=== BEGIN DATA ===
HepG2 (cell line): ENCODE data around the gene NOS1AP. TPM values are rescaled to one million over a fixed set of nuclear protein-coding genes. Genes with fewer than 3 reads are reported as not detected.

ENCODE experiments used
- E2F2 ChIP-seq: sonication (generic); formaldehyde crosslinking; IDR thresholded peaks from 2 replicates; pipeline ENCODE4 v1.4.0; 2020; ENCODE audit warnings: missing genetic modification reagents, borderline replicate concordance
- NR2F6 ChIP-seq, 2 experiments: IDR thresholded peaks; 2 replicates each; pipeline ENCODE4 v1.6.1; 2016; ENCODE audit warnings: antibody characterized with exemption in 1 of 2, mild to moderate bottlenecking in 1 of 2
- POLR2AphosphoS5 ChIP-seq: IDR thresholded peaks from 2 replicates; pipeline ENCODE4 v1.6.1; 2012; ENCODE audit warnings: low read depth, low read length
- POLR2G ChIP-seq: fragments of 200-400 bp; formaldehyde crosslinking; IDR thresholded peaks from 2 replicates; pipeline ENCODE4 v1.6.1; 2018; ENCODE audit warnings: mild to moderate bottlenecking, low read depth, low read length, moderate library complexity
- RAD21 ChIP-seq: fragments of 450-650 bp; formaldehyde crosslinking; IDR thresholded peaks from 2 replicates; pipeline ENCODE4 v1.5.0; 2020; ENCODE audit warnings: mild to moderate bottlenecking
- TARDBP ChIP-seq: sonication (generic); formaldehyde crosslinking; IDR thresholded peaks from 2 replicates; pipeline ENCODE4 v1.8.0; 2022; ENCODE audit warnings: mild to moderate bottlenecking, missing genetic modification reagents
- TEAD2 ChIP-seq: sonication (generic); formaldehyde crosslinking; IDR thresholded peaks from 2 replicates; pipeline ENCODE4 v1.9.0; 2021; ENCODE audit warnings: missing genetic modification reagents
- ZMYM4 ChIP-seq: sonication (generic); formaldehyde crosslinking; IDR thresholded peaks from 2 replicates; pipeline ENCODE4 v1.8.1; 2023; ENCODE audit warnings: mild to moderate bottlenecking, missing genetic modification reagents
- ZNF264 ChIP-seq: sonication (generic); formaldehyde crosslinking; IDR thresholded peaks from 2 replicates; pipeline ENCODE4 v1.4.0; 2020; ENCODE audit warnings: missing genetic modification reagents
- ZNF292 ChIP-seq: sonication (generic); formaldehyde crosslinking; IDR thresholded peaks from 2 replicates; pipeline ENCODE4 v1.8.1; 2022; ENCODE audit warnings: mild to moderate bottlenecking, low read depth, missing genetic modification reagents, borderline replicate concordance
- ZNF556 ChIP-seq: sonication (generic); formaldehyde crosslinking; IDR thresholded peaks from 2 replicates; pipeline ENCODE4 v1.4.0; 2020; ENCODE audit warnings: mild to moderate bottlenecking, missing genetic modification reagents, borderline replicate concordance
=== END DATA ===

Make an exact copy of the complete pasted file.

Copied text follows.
HepG2 (cell line): ENCODE data around the gene NOS1AP. TPM values are rescaled to one million over a fixed set of nuclear protein-coding genes. Genes with fewer than 3 reads are reported as not detected.

ENCODE experiments used
- E2F2 ChIP-seq: sonication (generic); formaldehyde crosslinking; IDR thresholded peaks from 2 replicates; pipeline ENCODE4 v1.4.0; 2020; ENCODE audit warnings: missing genetic modification reagents, borderline replicate concordance
- NR2F6 ChIP-seq, 2 experiments: IDR thresholded peaks; 2 replicates each; pipeline ENCODE4 v1.6.1; 2016; ENCODE audit warnings: antibody characterized with exemption in 1 of 2, mild to moderate bottlenecking in 1 of 2
- POLR2AphosphoS5 ChIP-seq: IDR thresholded peaks from 2 replicates; pipeline ENCODE4 v1.6.1; 2012; ENCODE audit warnings: low read depth, low read length
- POLR2G ChIP-seq: fragments of 200-400 bp; formaldehyde crosslinking; IDR thresholded peaks from 2 replicates; pipeline ENCODE4 v1.6.1; 2018; ENCODE audit warnings: mild to moderate bottlenecking, low read depth, low read length, moderate library complexity
- RAD21 ChIP-seq: fragments of 450-650 bp; formaldehyde crosslinking; IDR thresholded peaks from 2 replicates; pipeline ENCODE4 v1.5.0; 2020; ENCODE audit warnings: mild to moderate bottlenecking
- TARDBP ChIP-seq: sonication (generic); formaldehyde crosslinking; IDR thresholded peaks from 2 replicates; pipeline ENCODE4 v1.8.0; 2022; ENCODE audit warnings: mild to moderate bottlenecking, missing genetic modification reagents
- TEAD2 ChIP-seq: sonication (generic); formaldehyde crosslinking; IDR thresholded peaks from 2 replicates; pipeline ENCODE4 v1.9.0; 2021; ENCODE audit warnings: missing genetic modification reagents
- ZMYM4 ChIP-seq: sonication (generic); formaldehyde crosslinking; IDR thresholded peaks from 2 replicates; pipeline ENCODE4 v1.8.1; 2023; ENCODE audit warnings: mild to moderate bottlenecking, missing genetic modification reagents
- ZNF264 ChIP-seq: sonication (generic); formaldehyde crosslinking; IDR thresholded peaks from 2 replicates; pipeline ENCODE4 v1.4.0; 2020; ENCODE audit warnings: missing genetic modification reagents
- ZNF292 ChIP-seq: sonication (generic); formaldehyde crosslinking; IDR thresholded peaks from 2 replicates; pipeline ENCODE4 v1.8.1; 2022; ENCODE audit warnings: mild to moderate bottlenecking, low read depth, missing genetic modification reagents, borderline replicate concordance
- ZNF556 ChIP-seq: sonication (generic); formaldehyde crosslinking; IDR thresholded peaks from 2 replicates; pipeline ENCODE4 v1.4.0; 2020; ENCODE audit warnings: mild to moderate bottlenecking, missing genetic modification reagents, borderline replicate concordance